To insert a panel in a pocket, it may be folded as shown in FIG. 6, manipulated through the neck opening of the garment and into the respective pocket through the upper opening thereof. When in the pocket, the insert may be unfolded and flattened into place. Then, pulling flap 21 (or 24) over the edge of the panel, as shown in FIG. 2, serves as a means for retaining the panel in the pocket along with the corner seams 19. It is possible with the flap construction for the pocket openings to be at the sides or bottoms of the pockets rather than at the top as illustrated.

A panel may be removed from its pocket simply by pulling back the respective flap and withdrawing the panel from the pocket.

The construction thus far described utilizes standardized armor insert panels in standardized pockets, so that the panels may be interchangeably inserted in different pockets and different garments, even garments of different sizes. As illustrated, however, garment 10 also includes additional front pockets formed by material sheets 26 and 28, suitably seamed to the interior of the carrier garment behind sheet 18. The additional sheets which are also provided with panel-retaining flaps 30, 32 may be of like size to sheet 18 in order to form additional standardized pockets. In the illustrated form, however, sheets 26 and 28 have lateral extensions thereby forming pockets of inverted T shape (generally indicated by references 27 and 29) adapted to receive armor insert 16 (FIG. 5) of equivalent T-shape for protecting a wearer's kidney regions. Insert 16 may be positioned in place in like manner to inserts 12 and 14 and insert 16, as well as its receiving pocket(s) may also be of a second standardized form to allow for interchangeability between carrier garments. The arrangement provides selectivity as regards the layers of protection used at the front of the garment. While the illustrated construction has a pair of additional front pockets, only one additional armor insert 16 has been illustrated.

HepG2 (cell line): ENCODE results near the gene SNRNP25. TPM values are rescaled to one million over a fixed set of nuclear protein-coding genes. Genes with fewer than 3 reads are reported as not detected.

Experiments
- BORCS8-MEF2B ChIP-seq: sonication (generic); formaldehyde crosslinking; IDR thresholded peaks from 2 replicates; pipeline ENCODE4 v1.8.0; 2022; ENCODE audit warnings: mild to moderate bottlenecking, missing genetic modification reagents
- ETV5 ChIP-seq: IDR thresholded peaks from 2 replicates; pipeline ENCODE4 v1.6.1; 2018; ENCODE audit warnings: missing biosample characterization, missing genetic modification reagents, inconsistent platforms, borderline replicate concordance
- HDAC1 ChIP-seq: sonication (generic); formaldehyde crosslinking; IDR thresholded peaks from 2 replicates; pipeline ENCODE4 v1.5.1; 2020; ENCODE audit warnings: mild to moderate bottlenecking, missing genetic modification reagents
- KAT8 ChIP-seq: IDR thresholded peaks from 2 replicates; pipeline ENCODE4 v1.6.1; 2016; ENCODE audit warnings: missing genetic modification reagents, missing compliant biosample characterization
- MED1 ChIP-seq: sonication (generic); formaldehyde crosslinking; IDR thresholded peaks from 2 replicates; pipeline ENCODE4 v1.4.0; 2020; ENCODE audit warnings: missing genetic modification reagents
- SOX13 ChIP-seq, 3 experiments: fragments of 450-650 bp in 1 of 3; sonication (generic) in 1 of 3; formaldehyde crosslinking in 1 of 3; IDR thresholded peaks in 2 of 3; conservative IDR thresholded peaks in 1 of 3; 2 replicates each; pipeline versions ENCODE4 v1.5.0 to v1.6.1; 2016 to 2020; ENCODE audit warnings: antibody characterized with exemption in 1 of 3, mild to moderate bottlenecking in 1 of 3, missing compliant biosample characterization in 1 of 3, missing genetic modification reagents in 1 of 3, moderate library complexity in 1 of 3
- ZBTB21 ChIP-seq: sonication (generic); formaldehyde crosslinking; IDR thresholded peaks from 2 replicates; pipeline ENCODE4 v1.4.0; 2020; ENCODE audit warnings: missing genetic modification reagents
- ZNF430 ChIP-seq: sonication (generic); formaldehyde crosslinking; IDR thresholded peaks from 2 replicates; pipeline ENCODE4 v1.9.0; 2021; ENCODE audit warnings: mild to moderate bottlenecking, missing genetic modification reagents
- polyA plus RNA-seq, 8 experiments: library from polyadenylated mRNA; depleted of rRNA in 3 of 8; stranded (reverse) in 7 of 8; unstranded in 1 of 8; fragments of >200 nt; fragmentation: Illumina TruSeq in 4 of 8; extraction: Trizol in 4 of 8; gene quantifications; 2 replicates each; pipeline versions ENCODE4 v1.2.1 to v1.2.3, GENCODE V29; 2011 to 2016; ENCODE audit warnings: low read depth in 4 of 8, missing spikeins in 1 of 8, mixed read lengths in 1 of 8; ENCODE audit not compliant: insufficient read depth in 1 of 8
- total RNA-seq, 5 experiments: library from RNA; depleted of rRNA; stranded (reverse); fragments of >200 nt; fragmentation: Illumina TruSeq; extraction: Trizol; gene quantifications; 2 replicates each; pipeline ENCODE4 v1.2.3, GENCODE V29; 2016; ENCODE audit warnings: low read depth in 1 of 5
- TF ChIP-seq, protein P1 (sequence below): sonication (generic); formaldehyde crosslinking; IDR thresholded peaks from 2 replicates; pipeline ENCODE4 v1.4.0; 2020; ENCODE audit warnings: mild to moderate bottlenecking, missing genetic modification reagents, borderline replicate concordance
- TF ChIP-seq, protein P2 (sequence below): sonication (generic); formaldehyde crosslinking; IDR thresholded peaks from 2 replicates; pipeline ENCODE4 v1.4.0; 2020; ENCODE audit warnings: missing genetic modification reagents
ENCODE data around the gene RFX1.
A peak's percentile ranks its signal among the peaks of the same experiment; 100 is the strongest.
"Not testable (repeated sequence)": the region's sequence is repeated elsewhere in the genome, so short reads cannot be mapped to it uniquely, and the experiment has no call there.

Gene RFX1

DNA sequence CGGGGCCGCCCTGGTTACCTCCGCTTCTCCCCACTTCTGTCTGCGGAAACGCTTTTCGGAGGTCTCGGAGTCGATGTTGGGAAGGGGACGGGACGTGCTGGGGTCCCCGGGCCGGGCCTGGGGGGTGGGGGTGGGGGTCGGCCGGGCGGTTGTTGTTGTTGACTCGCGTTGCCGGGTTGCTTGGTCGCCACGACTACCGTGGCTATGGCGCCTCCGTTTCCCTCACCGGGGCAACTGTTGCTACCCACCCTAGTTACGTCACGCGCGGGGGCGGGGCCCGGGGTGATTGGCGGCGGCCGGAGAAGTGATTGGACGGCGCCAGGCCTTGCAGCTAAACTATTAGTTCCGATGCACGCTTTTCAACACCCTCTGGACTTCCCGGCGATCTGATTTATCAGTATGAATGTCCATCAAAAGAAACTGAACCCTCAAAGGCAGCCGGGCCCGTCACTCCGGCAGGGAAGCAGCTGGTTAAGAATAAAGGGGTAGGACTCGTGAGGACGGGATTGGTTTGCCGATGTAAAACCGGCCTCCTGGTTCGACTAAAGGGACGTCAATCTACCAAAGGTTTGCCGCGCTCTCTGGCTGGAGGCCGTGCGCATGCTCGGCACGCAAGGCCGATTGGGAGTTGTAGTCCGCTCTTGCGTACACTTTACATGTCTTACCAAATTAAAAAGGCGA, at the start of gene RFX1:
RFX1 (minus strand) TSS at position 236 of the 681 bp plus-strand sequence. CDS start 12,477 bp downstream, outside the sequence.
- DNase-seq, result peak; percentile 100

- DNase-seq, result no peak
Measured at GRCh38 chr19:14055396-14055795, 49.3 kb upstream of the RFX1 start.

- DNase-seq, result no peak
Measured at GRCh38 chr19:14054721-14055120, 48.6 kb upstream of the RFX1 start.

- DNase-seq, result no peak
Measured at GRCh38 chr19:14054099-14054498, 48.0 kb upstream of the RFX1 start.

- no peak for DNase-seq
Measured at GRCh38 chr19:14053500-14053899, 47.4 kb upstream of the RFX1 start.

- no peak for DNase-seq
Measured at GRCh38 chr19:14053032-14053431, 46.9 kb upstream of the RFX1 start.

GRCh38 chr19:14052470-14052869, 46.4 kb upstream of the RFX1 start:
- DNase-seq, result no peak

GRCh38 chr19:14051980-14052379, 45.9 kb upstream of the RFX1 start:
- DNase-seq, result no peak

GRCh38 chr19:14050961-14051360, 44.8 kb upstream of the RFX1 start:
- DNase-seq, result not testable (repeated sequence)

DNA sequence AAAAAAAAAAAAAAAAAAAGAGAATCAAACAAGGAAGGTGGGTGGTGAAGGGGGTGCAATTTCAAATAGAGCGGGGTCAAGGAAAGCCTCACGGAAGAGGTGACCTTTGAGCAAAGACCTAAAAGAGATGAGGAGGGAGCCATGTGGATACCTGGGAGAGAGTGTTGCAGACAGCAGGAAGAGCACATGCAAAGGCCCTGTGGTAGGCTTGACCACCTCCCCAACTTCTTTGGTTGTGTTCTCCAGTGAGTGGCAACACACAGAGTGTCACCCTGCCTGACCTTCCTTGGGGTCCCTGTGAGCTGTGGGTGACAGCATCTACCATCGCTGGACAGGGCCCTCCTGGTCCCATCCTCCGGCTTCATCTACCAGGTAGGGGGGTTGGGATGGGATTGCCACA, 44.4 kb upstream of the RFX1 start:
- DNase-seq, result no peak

With the armor inserts in place, a wearer may put garment 10 on, wear and remove it like a regular undershirt without the discomfort and unsightliness of other types of body armor so that it can be worn all the time. With inserts 12 and 14 in place, the entire assembly may, for example, weigh only about 11/2 pounds. The modular style armor inserts and insert receiving pockets afford flexibility of usage as previously described and provide economies in manufacture when producing a line of garments. The garment carrier may be laundered by conventional techniques and the inserts may be wiped clean with a damp cloth or, if necessary, the insert may be hand washed in cool water with a mild soap and thoroughly rinsed and hung to air dry. It is also possible to machine wash and dry the armor panels as long as "wash and wear" or "permanent press" cycles are used.